Mulberry Paper

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Postby FunkeeFolder » July 29th, 2005, 2:40 am

That Thia Elephant Dung has a nice color to it I must say! It looks like it holds creases pretty well or am I seeing things? :? But besides that I found that Mulberry makes me sneeze! The fluff that gets created when you run your finger over a crease to much floats up and then Achooooo!!! :lol: It thus also creats a fuzzy model which is good for some animals but for a shark (Joseph Wu's) I folded it looks sorta funny up close (besides that it looks brillant!) I will try to use a damp towel to flatten the fuzz or is there a better way?

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Postby Joseph Wu » July 29th, 2005, 5:18 am

Lay the paper on a flat waterproof surface such as a glass tabletop or a sheet of plexiglass. (I used to use my glass patio door...) Brush on methylcellulose paste until the paper is soaked through and it sticks to the surface. Allow it to dry slowly. Peel it off, and cut it square. You'll be left with a sheet of paper that is stiffer and that does not fuzz (much).

Of course, you'll need to experiment with the amount of paste and the consistency of it.
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Postby wolf » July 29th, 2005, 5:37 am

Joseph Wu wrote:Allow it to dry slowly.

I'll add that it might be good to weigh down the edges of the paper as it dries. Some fibre paper tends to shrink unevenly during the drying process, and the eventual warping makes it hard to cut accurate squares.
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Postby cavemanboon » July 29th, 2005, 2:09 pm

hi wolf,

do u know of any shop(s) in singapore or malaysia where i can buy methylcellulose?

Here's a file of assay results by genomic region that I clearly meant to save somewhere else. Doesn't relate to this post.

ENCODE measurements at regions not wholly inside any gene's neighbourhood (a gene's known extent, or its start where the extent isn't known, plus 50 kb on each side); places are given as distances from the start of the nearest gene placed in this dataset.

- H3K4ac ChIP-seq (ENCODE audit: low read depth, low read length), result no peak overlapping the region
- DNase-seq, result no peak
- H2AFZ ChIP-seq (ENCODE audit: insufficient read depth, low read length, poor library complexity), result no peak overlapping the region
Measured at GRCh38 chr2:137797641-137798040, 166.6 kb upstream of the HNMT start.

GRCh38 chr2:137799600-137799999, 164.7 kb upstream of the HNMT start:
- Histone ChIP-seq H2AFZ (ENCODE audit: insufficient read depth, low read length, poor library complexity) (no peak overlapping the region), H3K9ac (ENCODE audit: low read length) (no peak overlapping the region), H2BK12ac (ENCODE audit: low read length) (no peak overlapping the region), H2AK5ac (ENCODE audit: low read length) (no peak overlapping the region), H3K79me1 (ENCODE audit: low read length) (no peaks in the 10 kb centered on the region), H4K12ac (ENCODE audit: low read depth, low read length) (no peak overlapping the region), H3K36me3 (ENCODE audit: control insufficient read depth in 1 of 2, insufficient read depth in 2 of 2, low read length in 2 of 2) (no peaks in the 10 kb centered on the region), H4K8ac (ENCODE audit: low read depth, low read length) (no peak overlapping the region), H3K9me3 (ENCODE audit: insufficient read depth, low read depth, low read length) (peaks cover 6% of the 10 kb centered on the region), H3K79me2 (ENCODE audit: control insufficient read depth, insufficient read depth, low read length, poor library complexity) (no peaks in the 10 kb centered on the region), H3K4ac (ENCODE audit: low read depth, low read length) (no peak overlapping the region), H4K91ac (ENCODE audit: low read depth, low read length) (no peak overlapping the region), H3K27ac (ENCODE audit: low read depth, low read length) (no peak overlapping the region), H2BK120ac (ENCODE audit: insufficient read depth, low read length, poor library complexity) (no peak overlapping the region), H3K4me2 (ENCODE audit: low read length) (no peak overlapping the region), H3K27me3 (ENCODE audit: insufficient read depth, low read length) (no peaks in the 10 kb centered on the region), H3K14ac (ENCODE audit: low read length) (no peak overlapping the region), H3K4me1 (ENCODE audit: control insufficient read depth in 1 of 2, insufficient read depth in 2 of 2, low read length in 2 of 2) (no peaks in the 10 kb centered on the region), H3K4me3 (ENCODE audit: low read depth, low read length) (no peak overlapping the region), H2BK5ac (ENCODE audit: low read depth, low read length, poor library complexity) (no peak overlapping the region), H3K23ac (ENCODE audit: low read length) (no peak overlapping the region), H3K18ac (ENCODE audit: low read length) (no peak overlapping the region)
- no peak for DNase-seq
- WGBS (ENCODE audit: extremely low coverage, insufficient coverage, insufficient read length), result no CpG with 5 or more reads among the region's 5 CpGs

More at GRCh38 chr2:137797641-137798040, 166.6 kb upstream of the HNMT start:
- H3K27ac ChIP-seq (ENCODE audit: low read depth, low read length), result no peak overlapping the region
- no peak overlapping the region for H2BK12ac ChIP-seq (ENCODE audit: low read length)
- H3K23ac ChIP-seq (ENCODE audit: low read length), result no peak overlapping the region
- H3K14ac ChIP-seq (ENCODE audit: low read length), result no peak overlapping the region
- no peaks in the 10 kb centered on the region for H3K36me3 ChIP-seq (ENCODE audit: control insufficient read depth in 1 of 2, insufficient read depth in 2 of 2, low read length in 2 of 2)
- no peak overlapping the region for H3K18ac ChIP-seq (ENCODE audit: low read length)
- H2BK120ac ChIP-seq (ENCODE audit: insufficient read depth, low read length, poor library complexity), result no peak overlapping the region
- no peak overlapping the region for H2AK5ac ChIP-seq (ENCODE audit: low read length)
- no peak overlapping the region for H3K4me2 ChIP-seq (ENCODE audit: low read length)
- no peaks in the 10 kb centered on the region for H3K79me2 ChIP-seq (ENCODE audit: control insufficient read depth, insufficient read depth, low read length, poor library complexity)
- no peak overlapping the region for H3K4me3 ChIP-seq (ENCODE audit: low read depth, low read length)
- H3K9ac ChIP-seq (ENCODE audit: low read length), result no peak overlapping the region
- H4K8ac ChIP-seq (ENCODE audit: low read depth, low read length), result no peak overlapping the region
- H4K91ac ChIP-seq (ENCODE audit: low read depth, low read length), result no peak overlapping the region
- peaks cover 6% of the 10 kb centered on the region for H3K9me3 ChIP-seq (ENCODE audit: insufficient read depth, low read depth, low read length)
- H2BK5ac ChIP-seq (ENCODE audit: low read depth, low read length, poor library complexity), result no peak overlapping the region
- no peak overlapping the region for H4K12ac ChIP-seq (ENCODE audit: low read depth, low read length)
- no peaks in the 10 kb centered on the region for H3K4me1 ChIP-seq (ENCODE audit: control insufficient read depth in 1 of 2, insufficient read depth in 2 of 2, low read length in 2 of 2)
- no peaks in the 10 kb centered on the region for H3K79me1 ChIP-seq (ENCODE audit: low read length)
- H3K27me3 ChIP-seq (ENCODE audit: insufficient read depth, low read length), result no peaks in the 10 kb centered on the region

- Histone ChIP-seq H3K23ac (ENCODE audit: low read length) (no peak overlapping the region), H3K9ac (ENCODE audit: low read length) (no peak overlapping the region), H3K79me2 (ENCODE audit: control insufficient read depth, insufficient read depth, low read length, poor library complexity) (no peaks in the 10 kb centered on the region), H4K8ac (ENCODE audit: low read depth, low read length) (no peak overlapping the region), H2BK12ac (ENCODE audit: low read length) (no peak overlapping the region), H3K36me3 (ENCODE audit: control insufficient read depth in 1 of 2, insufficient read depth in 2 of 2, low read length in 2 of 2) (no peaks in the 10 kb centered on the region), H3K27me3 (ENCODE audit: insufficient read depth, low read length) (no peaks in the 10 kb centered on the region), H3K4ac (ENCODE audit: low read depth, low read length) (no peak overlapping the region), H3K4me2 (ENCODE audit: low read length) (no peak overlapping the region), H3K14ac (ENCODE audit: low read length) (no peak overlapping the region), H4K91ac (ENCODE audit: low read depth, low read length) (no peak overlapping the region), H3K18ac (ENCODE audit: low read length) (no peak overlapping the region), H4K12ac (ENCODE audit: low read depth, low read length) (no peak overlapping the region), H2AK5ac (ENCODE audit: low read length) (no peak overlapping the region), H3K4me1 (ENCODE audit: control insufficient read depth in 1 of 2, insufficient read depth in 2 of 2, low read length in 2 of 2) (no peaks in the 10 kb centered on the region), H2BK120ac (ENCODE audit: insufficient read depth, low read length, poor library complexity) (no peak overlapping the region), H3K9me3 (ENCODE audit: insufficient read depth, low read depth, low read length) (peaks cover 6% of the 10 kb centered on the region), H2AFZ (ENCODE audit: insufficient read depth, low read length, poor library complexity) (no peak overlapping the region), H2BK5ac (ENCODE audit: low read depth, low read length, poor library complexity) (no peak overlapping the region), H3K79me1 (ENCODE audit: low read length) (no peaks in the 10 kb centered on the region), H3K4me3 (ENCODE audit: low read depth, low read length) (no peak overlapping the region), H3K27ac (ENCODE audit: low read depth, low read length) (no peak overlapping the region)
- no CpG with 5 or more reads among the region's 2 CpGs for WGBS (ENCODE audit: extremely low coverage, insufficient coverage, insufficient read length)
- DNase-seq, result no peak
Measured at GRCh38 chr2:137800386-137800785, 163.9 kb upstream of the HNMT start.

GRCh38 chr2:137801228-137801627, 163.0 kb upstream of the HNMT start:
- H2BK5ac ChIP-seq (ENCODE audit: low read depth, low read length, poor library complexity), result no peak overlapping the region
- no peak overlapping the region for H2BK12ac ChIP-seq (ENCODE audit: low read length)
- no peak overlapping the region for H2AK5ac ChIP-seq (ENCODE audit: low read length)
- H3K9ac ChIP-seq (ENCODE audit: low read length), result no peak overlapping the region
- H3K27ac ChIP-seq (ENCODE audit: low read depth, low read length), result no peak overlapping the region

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Postby wolf » July 29th, 2005, 5:04 pm

I haven't attempted to buy any yet, but there's about 500 chemical suppliers listed in http://www.yellowpages.com.sg, so it should be no problem finding someone who sells the stuff (Unilite Chemicals, for example). Now, whether they're willing to sell you a bottle, or if there's a minimum order of 1 tonne, I have no idea... :D
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Postby FunkeeFolder » July 29th, 2005, 7:09 pm

Sounds good! Thanks Joseph and Wolf. :) I'll look for it at my local hardware store.

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Postby Joseph Wu » July 29th, 2005, 11:14 pm

If you can't get pure methylcellulose (MC), you can use wallpaper paste. The main ingredient is MC, but it smells bad because of the other ingredients (mainly preservatives, I think).

Other options include any sort of vegetable starch paste (thinned out) such as wheat or rice paste. Here's a recipe for making your own.

If you don't mind some residue on your waterproof surface, you can even thin out normal white glue for this purpose.

By the way, this is the standard technique for making soft papers foldable. You can take it one step further and do backcoating. Simply lay on another sheet of paper, in a different colour if you prefer, smooth out all of the bubbles, and apply another layer of paste (less this time, since there's already some on the bottom layer). Backcoating makes for even stronger paper (that can be wet-folded if you're careful), and allows you to make two-sided paper.
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Postby cavemanboon » July 30th, 2005, 2:57 am

Wolf wrote :
I haven't attempted to buy any yet, but there's about 500 chemical suppliers listed in http://www.yellowpages.com.sg, so it should be no problem finding someone who sells the stuff (Unilite Chemicals, for example). Now, whether they're willing to sell you a bottle, or if there's a minimum order of 1 tonne, I have no idea...

thanks for the info. yeah, i guess many of these suppliers would rather deal in bulk. anyway, will try to call them up the next time i am in singapore.

Joseph wrote :
Other options include any sort of vegetable starch paste (thinned out) such as wheat or rice paste.

i haven't been folding much for close to a year already but prior to that i was experimenting with tapioca starch paste. it works quite well on mulberry papers although i have no basis for comparison since i haven't tried out MC or the other stuff yet.
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Postby Joseph Wu » July 30th, 2005, 3:43 am

And I've not tried tapioca starch paste, but I imagine it would be similar to using wheat paste or rice paste. I know that Yoshizawa used to use wheat paste and rice paste to backcoat papers for folding.
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Postby FunkeeFolder » July 30th, 2005, 4:01 am